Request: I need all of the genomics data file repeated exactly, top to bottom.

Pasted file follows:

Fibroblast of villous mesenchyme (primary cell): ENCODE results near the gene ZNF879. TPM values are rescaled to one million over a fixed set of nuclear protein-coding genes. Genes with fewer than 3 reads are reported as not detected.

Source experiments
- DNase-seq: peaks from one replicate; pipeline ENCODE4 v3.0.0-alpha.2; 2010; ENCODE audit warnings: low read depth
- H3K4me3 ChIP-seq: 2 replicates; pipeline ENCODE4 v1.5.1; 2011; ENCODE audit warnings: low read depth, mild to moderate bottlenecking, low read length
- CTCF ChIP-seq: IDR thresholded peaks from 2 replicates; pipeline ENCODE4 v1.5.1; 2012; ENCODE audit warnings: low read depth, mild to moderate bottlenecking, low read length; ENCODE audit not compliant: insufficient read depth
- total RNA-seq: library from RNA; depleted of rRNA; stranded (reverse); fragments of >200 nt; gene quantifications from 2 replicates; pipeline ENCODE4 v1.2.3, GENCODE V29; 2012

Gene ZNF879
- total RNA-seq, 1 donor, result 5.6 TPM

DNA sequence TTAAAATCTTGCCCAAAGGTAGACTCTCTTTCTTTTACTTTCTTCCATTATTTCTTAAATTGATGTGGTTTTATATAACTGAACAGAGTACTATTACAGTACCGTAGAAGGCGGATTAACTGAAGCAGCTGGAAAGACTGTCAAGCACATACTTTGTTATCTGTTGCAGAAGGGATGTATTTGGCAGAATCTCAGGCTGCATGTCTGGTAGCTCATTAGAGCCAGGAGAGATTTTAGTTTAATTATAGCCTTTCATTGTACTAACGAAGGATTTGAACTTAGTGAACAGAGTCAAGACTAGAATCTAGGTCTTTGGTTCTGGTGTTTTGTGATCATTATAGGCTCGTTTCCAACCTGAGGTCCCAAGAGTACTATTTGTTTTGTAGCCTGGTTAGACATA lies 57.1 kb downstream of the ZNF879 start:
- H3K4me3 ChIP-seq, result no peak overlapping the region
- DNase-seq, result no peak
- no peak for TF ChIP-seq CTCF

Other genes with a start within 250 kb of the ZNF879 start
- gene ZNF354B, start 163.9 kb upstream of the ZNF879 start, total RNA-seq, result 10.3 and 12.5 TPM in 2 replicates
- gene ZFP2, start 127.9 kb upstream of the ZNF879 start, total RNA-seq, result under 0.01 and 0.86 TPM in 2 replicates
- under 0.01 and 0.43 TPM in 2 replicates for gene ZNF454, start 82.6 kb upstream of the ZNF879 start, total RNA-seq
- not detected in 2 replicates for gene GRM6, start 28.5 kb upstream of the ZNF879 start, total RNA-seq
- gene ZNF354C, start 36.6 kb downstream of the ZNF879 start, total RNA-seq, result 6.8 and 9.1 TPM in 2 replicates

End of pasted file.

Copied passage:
Fibroblast of villous mesenchyme (primary cell): ENCODE results near the gene ZNF879. TPM values are rescaled to one million over a fixed set of nuclear protein-coding genes. Genes with fewer than 3 reads are reported as not detected.

Source experiments
- DNase-seq: peaks from one replicate; pipeline ENCODE4 v3.0.0-alpha.2; 2010; ENCODE audit warnings: low read depth
- H3K4me3 ChIP-seq: 2 replicates; pipeline ENCODE4 v1.5.1; 2011; ENCODE audit warnings: low read depth, mild to moderate bottlenecking, low read length
- CTCF ChIP-seq: IDR thresholded peaks from 2 replicates; pipeline ENCODE4 v1.5.1; 2012; ENCODE audit warnings: low read depth, mild to moderate bottlenecking, low read length; ENCODE audit not compliant: insufficient read depth
- total RNA-seq: library from RNA; depleted of rRNA; stranded (reverse); fragments of >200 nt; gene quantifications from 2 replicates; pipeline ENCODE4 v1.2.3, GENCODE V29; 2012

Gene ZNF879
- total RNA-seq, 1 donor, result 5.6 TPM

DNA sequence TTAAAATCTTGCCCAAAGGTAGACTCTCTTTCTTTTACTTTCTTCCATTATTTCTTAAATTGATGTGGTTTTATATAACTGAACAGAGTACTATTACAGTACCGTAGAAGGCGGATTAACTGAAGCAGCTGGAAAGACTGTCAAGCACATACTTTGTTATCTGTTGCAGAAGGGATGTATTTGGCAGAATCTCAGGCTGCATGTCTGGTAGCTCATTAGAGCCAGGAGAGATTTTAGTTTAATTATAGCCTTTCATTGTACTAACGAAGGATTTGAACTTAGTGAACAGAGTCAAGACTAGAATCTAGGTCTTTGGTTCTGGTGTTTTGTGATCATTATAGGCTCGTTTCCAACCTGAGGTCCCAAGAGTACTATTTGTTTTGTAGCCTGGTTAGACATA lies 57.1 kb downstream of the ZNF879 start:
- H3K4me3 ChIP-seq, result no peak overlapping the region
- DNase-seq, result no peak
- no peak for TF ChIP-seq CTCF

Other genes with a start within 250 kb of the ZNF879 start
- gene ZNF354B, start 163.9 kb upstream of the ZNF879 start, total RNA-seq, result 10.3 and 12.5 TPM in 2 replicates
- gene ZFP2, start 127.9 kb upstream of the ZNF879 start, total RNA-seq, result under 0.01 and 0.86 TPM in 2 replicates
- under 0.01 and 0.43 TPM in 2 replicates for gene ZNF454, start 82.6 kb upstream of the ZNF879 start, total RNA-seq
- not detected in 2 replicates for gene GRM6, start 28.5 kb upstream of the ZNF879 start, total RNA-seq
- gene ZNF354C, start 36.6 kb downstream of the ZNF879 start, total RNA-seq, result 6.8 and 9.1 TPM in 2 replicates